So says the National Trust, and I agree with them. They have picked up the furore about the nature words disappearing from dictionaries. The latest edition of their magazine has a brilliant article by Robert MacFarlane [I mentioned him here] and on the NT website is a link to this excellent "Wild Words" rap from the Wild Network. I am not really into rapping - but I think this guy gets a load of excellent words into his brief video.

Sunday, 11 October 2015

The Lighthouse

portland bill

In my wrestling and in my doubts, in my failures, You won't walk out.

Your great love will lead me through. You are the peace in my troubled sea,

Fire before us, You're the brightest, You will lead us through the storms.

In the silence You won't let go, in the questions Your truth will hold.

Your great love will lead me through.

You are the peace in my troubled sea, I won't fear what tomorrow brings,

With each morning I'll rise and sing, my God's love will lead me through.You are the peace in my troubled sea,

My Lighthouse, shining in the darkness, I will follow You. My Lighthouse, I will trust the promise, You will carry me safe to shore

[Words – Rend Collective, picture of Portland Bill Lighthouse, Dorset from Daily Mail]

Saturday, 10 October 2015

Putting Up The Christmas Tree Already?

Sorry, I know many people don’t think we should mention Christmas before December, but I am going to anyway! Back in August, on my return from holiday, I was contacted by a friend at another local church, they are planning their first ever Christmas Tree Festival, [in less than 8 weeks from now] and wondered if United Church Ferndown would contribute a decorated tree? Ok! I said, then started writing down some questions

  • do we buy just buy a tree and decorations? [quickest, easiest]
  • if so, should I ask our lovely Treasurer for a cheque? [probably not – it hasn’t been put into the annual budget plans]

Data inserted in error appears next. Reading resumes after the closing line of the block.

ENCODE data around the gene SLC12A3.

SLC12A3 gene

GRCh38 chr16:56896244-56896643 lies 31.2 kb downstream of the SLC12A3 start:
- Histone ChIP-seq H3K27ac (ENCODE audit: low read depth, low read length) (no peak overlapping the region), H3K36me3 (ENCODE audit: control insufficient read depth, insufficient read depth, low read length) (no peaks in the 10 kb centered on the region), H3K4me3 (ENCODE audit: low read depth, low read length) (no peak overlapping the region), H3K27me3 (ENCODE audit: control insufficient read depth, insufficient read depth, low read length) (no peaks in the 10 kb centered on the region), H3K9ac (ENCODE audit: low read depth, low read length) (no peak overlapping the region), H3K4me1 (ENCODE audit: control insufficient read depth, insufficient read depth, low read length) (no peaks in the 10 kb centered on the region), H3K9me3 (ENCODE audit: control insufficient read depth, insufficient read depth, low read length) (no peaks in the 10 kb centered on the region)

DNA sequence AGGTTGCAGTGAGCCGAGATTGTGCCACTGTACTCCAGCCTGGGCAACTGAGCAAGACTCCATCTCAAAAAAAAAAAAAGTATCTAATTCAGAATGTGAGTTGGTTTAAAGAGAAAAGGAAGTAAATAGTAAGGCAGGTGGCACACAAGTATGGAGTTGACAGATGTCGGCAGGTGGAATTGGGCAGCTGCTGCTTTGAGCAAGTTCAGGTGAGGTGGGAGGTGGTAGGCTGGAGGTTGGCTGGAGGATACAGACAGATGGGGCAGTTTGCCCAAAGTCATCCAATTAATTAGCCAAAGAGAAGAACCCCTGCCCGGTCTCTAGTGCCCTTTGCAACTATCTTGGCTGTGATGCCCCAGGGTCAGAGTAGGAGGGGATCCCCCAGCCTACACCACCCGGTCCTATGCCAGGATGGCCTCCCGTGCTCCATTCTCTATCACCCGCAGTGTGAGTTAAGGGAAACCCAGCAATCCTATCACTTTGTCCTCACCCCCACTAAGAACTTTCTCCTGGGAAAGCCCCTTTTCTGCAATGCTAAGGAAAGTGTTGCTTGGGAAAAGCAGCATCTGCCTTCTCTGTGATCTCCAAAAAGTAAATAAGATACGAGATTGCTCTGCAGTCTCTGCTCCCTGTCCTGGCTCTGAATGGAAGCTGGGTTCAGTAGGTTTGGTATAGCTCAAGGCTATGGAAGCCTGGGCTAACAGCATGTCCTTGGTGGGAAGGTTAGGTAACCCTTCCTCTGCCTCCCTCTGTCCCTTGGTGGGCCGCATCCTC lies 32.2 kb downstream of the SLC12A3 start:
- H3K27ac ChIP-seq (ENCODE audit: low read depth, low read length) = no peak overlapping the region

• so should I ask people for donations? [but that doesn’t really involve people, I want them to feel part of the project]

So – if not buying, then we need to make them

  • sew, knit, crochet, cross stitch? [lots of talent at UCF]
  • what theme will we choose? [it must be about JESUS!]
  • when should we start making? [SOON to give people time]

I found an idea for a sewn ornament on the internet, and then realised we could add something embroidered on evenweave canvas to the other side. And then I put the idea to some of my friends. I cannot get over the enthusiasm that was shown. I prepared instruction sheets, and found the fabric and threads in the Great Stash, other people donated some evenweave Aida.

P1020321Half a dozen of us spent one afternoon assembling packets of materials + instructions. The following Sunday I took them to church and people took packs. Some took ‘fronts’, others ‘backs’ and some took both components.

Most of these have come back now, so last Monday the small group met again to assemble things and sew on hanging ribbons. Above is the table before people arrived – I laid out all the finished parts. And here are some of the finished ornaments. Sue brought down a tree so we could get an idea of the finished effect.

ucf tree stuff

Each ornament has a star on one side, of folded and stitched fabric, and one of the names of Jesus embroidered on the other. We had prepared 40 ornaments [with 40 different names – Prince of Peace, Good Shepherd, Light of The World…] and over 30 people have been involved in making them – from teenage to octogenarians!

They look very effective- but they really are surprisingly easy to make. Next week I will write up an easy tutorial in case any of you wants to use the idea. Huge thanks to my team here at UCF who have got involved in this one.

Friday, 9 October 2015

Crispy Or Crumbly?

Autumn is upon us, and friends-with-trees are generously sharing bags of apples with us, and it is time to make Proper Puddings [served with custard – or natural yogurt if I am feeling lazy healthy] But do you make Crumbles, Cobblers, Crisps, Buckles, or Brown Bettys? The Huffington Post had a useful article explaining the differences a few years back. Many people say that the Crisp is the US equivalent of the British Crumble – and that the former contains oats, the latter doesn’t. Personally I disagree, having always put oats in my crumble, but does it really matter if the end result tastes good?

Karen, from Rhode Island, who blogs at SewManyWays shared a recipe for her Apple Crisp recently. This is for a 13 x 9” pan. I used my two large pyrex casseroles and made one to eat, one to keep. I also used some of the blackberries we had picked when Adrian and Marion visited.